The new entry pavilion at Vineland Place looks west to a new bar and dining experience. A dramatically sculpted ceiling features skylights for daytime illumination while floor-to-ceiling glass expanses allow the surrounding landscape and Minneapolis Sculpture Garden to blur the distinction between inside and outside.

The view from Cargill Lounge in autumn

Image: © HGA Minneapolis and Inside Outside

The dramatic window of the Cargill Lounge will frame the landscape’s new hillside that features groves of maples, pines, and birches that offer changing seasonal color displays as well as a new perennial flower garden.

Greening Hennepin

Image: © HGA Minneapolis and Inside Outside

Along Hennepin Avenue, new landscape features will include additional trees, grasses, and shrubs that will replace much of the current concrete and granite hardscape—gestures that will envelope the Walker and return it to its garden setting.

A new, visible entry to the Walker from the underground garage

Image: © HGA Minneapolis

The renovations will include a dramatic new illuminated entry from the Walker’s convenient underground parking garage, operated by the City of Minneapolis.

The view of the new entrance and lobby

Image: © HGA Minneapolis

Visitors will take a direct path to Vineland Place with access to the Walker’s galleries, cinema, restaurant and bar, and to the world-famous Minneapolis Sculpture Garden.

The Minneapolis Sculpture Garden, reimagined

Image: © oslund.and.assoc.

Created in 1988 through a partnership between the Minneapolis Park and Recreation Board and the Walker, the Minneapolis Sculpture Garden will get a dramatic makeover. In addition to new plantings, walkways, retaining walls, and other highly visible structural improvements, the renovation will involve important repairs to irrigation, drainage, and stormwater systems, increased accessibility, and energy-efficient upgrades. For more on the project—spearheaded by landscape architecture firm oslund.and.assoc. with Snow Kreilich Architects—visit the Park and Recreation Board.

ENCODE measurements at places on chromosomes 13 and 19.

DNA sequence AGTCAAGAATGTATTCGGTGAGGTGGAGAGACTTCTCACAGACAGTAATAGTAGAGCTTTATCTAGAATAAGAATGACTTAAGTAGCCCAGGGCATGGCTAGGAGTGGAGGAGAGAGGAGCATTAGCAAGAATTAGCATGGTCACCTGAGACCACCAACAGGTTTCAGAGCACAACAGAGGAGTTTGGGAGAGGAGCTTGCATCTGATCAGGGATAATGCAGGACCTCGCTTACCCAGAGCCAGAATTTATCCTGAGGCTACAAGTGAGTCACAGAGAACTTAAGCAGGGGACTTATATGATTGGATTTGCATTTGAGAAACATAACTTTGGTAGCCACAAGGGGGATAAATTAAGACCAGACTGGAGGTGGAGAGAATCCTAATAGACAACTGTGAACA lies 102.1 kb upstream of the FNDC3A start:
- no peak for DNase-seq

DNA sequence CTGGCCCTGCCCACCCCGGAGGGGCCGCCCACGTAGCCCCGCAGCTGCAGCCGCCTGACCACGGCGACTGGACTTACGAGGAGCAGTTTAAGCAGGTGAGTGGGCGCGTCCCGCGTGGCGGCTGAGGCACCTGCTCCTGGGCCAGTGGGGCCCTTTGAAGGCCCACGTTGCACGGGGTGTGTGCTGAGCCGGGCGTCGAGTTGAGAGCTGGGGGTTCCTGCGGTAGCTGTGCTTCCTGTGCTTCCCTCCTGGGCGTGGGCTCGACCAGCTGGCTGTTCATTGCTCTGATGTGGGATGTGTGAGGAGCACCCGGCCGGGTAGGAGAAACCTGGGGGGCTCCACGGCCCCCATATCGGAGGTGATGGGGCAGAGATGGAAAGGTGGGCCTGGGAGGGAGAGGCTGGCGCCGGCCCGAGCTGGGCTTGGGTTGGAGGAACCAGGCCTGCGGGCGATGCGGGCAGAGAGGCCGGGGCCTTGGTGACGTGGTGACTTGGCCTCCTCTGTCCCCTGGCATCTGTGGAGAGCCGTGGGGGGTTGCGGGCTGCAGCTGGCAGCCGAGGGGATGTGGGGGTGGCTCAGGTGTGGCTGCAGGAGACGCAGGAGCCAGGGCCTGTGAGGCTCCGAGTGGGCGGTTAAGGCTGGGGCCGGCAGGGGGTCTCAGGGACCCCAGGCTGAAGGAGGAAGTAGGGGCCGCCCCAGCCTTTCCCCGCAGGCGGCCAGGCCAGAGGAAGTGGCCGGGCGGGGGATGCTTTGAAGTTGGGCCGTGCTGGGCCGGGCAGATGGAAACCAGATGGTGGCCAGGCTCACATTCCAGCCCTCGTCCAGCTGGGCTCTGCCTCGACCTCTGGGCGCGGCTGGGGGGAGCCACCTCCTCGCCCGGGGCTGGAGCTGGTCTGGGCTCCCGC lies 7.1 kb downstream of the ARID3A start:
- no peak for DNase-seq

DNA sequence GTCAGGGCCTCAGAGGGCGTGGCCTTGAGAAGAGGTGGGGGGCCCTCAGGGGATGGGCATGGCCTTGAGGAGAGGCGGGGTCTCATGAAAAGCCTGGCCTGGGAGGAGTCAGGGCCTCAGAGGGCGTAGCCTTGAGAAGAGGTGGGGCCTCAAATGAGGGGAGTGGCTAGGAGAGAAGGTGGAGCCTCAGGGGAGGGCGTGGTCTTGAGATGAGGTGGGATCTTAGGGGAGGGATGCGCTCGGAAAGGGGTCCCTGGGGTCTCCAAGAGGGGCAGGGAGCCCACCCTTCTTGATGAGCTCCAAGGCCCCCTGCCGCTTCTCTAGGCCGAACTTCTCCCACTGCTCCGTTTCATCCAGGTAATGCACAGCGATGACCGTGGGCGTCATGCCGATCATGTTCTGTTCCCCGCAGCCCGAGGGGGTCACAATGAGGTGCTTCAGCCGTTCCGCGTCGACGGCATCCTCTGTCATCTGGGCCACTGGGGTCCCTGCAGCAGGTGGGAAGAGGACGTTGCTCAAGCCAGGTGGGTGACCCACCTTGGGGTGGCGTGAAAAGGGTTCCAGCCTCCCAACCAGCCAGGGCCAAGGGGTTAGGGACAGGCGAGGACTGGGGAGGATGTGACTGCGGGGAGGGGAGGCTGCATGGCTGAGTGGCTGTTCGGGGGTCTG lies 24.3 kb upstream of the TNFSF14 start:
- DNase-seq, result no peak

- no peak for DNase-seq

The full 19-acre campus, from above

Image: © HGA Minneapolis and oslund.and.assoc.

The new campus offers visitors 19 acres in which to explore the world of modern and contemporary art across the seasons in a verdant setting unlike any other in the region. In this aerial plan view of the campus, the new landscape’s design is revealed—a series of tree “volumes” and low vegetal “carpets” frame the edges of the southern campus, mimicking the scattered arrangement and winding pathways found inside the Walker’s 2005 expansion created by Herzog & de Meuron.

In the Minneapolis Sculpture Garden, a new meadow is created at the northern end of the campus, featuring circular clearings that will showcase new artworks and familiar favorites. A series of low footbridges connect the clearings, spanning over new plantings that will flourish in the site’s naturally damp terrain. Invisible from the ground is a new state-of-the-art system of stormwater recovery and rainwater irrigation, making the garden an exemplar of a sustainable 21st-century park.